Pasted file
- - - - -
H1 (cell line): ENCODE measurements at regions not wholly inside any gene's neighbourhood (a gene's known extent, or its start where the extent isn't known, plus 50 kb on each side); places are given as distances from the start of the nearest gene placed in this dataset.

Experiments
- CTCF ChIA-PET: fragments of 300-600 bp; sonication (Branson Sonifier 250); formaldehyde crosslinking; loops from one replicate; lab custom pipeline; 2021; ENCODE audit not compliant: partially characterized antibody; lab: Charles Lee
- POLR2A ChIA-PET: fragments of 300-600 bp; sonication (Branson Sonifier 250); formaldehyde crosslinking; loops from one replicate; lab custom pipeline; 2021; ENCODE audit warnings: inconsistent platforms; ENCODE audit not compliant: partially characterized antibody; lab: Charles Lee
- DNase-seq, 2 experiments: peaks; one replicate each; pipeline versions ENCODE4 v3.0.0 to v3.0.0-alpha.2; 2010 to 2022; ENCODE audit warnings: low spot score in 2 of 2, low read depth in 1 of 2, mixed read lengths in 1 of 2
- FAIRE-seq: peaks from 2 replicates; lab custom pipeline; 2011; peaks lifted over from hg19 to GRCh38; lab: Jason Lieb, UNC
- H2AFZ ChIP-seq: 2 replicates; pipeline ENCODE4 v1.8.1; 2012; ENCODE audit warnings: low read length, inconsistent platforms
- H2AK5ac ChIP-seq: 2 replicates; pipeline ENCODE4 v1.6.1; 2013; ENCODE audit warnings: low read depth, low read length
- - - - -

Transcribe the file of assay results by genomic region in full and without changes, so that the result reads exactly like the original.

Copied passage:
H1 (cell line): ENCODE measurements at regions not wholly inside any gene's neighbourhood (a gene's known extent, or its start where the extent isn't known, plus 50 kb on each side); places are given as distances from the start of the nearest gene placed in this dataset.

Experiments
- CTCF ChIA-PET: fragments of 300-600 bp; sonication (Branson Sonifier 250); formaldehyde crosslinking; loops from one replicate; lab custom pipeline; 2021; ENCODE audit not compliant: partially characterized antibody; lab: Charles Lee
- POLR2A ChIA-PET: fragments of 300-600 bp; sonication (Branson Sonifier 250); formaldehyde crosslinking; loops from one replicate; lab custom pipeline; 2021; ENCODE audit warnings: inconsistent platforms; ENCODE audit not compliant: partially characterized antibody; lab: Charles Lee
- DNase-seq, 2 experiments: peaks; one replicate each; pipeline versions ENCODE4 v3.0.0 to v3.0.0-alpha.2; 2010 to 2022; ENCODE audit warnings: low spot score in 2 of 2, low read depth in 1 of 2, mixed read lengths in 1 of 2
- FAIRE-seq: peaks from 2 replicates; lab custom pipeline; 2011; peaks lifted over from hg19 to GRCh38; lab: Jason Lieb, UNC
- H2AFZ ChIP-seq: 2 replicates; pipeline ENCODE4 v1.8.1; 2012; ENCODE audit warnings: low read length, inconsistent platforms
- H2AK5ac ChIP-seq: 2 replicates; pipeline ENCODE4 v1.6.1; 2013; ENCODE audit warnings: low read depth, low read length